Home  »  Volume XIV: English THE VICTORIAN AGE Part Two The Nineteenth Century, III  »  § 12. Curzon’s Monasteries of the Levant

The Cambridge History of English and American Literature in 18 Volumes (1907–21).
Volume XIV. The Victorian Age, Part Two.

VII. The Literature of Travel, 1700–1900

§ 12. Curzon’s Monasteries of the Levant

The same is true of The Monasteries of the Levant by Robert Curzon, afterwards lord Zouche. Between 1834 and 1837, Curzon visited Egypt, Syria, Albania and mount Athos, in order to examine and collect ancient manuscripts. A dozen years later, sitting among these books, he entertained his solitary evenings in an English country house by writing

  • some account of the most curious of these MSS. and the places in which they were found, as well as some of the adventures which I encountered in the pursuit of my venerable game.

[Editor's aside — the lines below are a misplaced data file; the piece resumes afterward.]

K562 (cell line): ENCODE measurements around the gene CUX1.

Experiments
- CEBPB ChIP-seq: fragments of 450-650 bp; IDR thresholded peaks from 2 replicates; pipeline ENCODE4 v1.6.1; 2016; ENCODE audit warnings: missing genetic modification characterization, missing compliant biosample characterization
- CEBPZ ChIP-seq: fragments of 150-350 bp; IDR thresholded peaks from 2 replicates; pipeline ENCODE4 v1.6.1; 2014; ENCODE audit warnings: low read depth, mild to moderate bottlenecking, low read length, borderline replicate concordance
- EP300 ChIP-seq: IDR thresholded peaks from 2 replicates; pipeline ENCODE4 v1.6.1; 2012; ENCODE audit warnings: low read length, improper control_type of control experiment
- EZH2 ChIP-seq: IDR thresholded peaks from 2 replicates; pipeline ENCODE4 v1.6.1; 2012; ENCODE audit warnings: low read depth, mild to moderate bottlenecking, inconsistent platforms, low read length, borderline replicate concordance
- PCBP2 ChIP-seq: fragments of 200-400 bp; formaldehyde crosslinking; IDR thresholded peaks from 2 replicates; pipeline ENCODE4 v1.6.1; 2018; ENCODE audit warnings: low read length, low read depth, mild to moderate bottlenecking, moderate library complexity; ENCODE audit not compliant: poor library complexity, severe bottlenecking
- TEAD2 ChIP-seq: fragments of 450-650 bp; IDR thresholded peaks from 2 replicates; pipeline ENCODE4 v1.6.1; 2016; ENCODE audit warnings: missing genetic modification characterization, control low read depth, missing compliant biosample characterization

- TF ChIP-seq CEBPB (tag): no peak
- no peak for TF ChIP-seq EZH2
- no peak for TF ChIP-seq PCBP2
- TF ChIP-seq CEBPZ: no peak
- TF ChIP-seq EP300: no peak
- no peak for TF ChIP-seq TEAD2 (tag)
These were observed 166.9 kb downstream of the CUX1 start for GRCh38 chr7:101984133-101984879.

• The result was a charming flow of reminiscence, the expression of an engaging personality. His account of Egypt under Mehemet Ali has distinct historical value; and, in chapter XVI, he describes, as an eye-witness, the shocking scene of confusion, panic and death which took place in the church of the Holy Sepulchre on the occasion when Ibrahim pasha was present at the Easter ceremony of the holy fire. In a pleasanter and lighter vein, Curzon relates with a certain quaint simplicity his odd experiences in remote monasteries.